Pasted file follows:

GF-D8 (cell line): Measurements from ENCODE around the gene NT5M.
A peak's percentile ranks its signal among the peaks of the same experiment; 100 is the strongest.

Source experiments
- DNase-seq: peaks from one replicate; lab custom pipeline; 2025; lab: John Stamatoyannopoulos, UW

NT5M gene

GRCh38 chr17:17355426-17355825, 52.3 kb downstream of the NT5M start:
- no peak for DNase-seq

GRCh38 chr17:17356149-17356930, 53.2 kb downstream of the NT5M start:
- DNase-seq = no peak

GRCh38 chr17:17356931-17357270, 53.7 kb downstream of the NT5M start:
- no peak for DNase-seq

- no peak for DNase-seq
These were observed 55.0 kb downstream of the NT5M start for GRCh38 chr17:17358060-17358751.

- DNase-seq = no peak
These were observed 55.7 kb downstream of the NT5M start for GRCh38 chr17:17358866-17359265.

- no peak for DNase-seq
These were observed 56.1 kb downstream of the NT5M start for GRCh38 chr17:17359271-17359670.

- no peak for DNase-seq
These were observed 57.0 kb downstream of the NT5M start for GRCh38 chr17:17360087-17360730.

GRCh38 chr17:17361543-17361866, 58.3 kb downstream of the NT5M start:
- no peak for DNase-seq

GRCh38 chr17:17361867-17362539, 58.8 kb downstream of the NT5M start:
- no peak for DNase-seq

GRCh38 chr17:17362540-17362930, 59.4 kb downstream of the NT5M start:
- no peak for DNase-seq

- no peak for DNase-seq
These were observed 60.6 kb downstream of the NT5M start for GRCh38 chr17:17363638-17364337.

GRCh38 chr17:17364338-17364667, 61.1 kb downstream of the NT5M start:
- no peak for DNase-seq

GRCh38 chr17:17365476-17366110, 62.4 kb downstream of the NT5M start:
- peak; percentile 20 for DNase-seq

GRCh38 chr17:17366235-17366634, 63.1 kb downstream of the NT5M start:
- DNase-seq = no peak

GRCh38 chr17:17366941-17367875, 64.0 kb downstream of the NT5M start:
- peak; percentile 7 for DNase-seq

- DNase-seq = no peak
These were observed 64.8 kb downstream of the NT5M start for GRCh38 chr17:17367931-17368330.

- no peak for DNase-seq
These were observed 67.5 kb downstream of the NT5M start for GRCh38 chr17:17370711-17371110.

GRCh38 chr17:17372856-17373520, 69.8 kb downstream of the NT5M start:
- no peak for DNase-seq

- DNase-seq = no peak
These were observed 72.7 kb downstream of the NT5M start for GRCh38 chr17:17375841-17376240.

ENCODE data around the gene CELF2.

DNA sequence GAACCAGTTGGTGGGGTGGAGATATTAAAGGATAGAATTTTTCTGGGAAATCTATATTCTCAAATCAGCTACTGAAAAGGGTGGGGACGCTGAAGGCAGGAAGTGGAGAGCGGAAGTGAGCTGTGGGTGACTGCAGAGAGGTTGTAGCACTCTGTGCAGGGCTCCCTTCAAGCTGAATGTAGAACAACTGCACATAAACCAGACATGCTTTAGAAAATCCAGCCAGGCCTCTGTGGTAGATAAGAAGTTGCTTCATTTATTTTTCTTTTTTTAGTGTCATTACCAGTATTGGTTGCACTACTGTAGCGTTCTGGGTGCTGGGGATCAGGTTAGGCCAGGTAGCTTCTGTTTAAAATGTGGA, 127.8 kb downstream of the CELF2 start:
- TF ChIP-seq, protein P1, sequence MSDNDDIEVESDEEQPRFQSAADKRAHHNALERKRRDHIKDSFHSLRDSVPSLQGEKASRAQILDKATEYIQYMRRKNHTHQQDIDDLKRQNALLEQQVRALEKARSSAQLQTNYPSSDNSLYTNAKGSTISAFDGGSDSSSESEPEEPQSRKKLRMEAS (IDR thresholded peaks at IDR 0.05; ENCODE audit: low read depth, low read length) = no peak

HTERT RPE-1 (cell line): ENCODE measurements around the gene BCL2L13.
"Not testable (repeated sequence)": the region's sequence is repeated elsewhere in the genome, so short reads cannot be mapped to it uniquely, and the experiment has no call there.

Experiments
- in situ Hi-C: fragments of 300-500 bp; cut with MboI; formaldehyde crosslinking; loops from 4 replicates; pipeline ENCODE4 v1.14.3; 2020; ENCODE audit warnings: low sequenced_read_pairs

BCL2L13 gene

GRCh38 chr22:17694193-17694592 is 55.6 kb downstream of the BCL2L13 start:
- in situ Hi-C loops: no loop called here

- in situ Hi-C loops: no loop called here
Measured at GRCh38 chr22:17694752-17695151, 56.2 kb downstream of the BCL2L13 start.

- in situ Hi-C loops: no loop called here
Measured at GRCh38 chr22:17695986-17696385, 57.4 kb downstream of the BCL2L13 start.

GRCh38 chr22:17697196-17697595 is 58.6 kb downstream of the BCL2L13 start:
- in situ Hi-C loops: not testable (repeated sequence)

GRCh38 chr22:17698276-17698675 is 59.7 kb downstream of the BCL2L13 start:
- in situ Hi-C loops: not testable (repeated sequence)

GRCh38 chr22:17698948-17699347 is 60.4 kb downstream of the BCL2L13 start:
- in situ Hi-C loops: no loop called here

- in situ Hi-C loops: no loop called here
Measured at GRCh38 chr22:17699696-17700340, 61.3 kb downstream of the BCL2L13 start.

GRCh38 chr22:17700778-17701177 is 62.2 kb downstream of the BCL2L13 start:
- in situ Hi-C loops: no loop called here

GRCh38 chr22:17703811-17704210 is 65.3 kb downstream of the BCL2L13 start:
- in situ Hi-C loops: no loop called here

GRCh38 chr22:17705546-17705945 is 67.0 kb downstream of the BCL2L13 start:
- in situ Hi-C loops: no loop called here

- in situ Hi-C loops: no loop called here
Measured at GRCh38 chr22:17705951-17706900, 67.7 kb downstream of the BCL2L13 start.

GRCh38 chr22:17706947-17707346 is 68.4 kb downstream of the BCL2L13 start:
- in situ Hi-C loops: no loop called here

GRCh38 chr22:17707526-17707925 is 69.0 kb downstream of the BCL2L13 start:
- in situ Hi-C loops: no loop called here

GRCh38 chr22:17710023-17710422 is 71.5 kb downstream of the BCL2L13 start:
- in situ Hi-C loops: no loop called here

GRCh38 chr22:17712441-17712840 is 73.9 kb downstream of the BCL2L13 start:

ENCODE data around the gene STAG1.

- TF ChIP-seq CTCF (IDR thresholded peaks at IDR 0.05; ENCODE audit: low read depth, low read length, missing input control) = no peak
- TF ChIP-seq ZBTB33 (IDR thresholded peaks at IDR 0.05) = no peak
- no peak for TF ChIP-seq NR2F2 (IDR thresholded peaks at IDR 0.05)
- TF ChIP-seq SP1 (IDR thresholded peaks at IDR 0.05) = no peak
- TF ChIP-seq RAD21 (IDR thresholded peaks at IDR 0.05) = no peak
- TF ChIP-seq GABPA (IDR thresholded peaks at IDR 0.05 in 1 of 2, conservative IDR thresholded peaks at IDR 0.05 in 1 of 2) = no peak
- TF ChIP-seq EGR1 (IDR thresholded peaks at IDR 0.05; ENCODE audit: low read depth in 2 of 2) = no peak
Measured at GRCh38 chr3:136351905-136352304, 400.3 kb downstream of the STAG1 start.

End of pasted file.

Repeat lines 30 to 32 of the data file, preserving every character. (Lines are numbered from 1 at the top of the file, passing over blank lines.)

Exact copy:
GRCh38 chr17:17365476-17366110, 62.4 kb downstream of the NT5M start:
- peak; percentile 20 for DNase-seq

GRCh38 chr17:17366235-17366634, 63.1 kb downstream of the NT5M start: